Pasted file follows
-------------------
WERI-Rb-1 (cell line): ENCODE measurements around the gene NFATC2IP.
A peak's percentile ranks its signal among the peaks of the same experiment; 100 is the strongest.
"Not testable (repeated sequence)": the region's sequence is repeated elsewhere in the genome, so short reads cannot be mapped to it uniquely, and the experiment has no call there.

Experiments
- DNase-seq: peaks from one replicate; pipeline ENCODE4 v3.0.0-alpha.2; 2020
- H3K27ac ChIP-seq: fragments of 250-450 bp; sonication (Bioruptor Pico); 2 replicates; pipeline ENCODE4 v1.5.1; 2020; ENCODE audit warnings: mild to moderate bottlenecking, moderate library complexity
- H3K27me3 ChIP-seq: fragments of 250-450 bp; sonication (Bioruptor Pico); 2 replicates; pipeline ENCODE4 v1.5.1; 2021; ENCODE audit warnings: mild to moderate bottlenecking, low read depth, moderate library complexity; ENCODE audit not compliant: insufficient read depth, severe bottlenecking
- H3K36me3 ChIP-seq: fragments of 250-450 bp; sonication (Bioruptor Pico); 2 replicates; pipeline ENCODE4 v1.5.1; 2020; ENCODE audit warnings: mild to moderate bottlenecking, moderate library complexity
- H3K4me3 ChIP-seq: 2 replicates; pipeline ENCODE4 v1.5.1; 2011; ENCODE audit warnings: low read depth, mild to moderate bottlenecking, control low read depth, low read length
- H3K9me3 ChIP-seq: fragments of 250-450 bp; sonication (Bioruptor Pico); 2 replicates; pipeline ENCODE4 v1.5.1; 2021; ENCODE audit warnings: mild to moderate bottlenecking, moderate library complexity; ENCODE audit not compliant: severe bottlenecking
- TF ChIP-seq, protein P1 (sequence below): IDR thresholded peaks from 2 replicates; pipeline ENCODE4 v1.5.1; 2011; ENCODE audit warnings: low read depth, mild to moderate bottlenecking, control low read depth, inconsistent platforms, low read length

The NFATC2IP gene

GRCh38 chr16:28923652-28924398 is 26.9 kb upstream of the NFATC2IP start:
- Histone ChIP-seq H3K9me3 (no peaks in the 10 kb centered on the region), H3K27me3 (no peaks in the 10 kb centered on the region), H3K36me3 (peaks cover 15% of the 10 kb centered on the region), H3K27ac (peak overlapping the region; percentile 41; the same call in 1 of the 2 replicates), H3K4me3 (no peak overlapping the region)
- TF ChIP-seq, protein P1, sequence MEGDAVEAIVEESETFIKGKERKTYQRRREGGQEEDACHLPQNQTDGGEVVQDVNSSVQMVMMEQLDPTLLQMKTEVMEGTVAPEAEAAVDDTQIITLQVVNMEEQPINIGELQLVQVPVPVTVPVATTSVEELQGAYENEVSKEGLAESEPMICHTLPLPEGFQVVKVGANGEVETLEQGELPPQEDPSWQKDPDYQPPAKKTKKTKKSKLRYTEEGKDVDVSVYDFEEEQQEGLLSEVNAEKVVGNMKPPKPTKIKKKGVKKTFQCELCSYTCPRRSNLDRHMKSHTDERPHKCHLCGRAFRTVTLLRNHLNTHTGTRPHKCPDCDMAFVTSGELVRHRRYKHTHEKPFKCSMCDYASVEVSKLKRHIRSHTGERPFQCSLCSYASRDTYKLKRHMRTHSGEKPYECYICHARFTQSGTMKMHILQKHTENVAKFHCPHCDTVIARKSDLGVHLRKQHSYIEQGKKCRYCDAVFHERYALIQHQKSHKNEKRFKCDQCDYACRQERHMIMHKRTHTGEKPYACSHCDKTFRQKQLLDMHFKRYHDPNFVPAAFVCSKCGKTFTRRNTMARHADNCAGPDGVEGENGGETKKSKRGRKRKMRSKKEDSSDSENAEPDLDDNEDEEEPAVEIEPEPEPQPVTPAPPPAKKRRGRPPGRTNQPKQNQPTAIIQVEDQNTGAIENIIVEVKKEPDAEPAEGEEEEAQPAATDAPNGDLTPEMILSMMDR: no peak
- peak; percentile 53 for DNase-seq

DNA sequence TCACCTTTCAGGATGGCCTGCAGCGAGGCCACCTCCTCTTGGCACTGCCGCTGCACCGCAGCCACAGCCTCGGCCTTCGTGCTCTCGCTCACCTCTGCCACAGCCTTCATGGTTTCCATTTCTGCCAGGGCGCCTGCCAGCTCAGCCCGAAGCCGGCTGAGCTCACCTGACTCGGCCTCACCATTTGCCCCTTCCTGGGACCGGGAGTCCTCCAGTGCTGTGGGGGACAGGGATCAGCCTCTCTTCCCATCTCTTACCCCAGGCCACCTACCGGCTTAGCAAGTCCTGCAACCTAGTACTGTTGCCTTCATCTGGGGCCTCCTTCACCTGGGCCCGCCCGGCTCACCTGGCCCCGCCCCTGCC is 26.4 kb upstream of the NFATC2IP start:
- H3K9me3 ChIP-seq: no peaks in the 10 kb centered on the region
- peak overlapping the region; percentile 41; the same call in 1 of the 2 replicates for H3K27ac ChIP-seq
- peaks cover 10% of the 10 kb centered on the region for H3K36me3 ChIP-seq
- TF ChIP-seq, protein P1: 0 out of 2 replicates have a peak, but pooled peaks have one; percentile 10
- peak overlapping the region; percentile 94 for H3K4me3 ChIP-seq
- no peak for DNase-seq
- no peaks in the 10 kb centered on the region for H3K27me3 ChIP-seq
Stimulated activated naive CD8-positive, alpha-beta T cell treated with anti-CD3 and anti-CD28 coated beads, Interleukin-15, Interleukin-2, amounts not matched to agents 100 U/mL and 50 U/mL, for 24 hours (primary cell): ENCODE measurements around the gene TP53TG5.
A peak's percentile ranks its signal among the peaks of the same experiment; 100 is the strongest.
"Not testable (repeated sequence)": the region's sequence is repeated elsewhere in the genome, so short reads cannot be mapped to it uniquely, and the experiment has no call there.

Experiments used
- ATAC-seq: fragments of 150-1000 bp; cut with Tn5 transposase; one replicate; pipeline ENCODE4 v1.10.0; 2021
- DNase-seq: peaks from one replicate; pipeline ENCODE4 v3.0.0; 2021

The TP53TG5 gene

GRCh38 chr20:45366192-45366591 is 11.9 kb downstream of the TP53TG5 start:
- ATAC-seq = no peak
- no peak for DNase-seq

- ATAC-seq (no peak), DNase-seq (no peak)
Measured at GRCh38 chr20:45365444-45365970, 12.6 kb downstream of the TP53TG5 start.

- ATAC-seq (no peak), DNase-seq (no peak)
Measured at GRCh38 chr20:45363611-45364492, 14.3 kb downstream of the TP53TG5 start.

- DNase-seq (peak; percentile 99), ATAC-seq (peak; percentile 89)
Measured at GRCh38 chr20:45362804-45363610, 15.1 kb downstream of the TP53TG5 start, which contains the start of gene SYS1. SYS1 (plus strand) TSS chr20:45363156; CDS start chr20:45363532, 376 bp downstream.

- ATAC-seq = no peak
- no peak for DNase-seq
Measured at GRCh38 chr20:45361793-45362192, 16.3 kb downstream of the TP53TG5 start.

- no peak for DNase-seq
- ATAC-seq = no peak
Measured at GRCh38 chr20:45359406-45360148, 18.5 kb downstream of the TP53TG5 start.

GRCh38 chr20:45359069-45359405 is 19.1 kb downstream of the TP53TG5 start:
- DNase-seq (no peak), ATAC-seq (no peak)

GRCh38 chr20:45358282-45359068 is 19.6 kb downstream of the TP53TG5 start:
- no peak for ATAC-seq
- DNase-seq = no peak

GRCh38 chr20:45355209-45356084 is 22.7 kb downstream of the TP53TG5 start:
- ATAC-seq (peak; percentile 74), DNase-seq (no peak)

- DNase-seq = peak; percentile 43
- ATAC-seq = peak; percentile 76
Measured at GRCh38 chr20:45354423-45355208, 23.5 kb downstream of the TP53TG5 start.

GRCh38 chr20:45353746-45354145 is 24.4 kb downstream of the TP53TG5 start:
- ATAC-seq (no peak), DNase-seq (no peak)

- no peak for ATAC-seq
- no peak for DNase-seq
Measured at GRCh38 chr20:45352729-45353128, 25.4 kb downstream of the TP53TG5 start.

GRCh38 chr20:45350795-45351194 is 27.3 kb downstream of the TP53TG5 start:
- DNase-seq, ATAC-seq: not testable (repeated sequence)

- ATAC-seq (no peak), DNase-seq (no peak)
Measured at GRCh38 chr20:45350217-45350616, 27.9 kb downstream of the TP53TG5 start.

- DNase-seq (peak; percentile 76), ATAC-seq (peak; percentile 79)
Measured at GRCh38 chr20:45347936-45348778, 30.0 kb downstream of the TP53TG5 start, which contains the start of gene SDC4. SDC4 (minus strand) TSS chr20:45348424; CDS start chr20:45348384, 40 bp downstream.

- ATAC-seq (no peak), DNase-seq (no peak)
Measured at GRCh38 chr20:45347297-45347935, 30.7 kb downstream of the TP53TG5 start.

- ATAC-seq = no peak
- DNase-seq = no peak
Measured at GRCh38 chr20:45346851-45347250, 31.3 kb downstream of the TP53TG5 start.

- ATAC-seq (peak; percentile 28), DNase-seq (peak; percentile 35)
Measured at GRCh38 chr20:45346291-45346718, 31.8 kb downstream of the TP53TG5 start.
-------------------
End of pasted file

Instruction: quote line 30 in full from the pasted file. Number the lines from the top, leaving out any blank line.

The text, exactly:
- DNase-seq: peaks from one replicate; pipeline ENCODE4 v3.0.0; 2021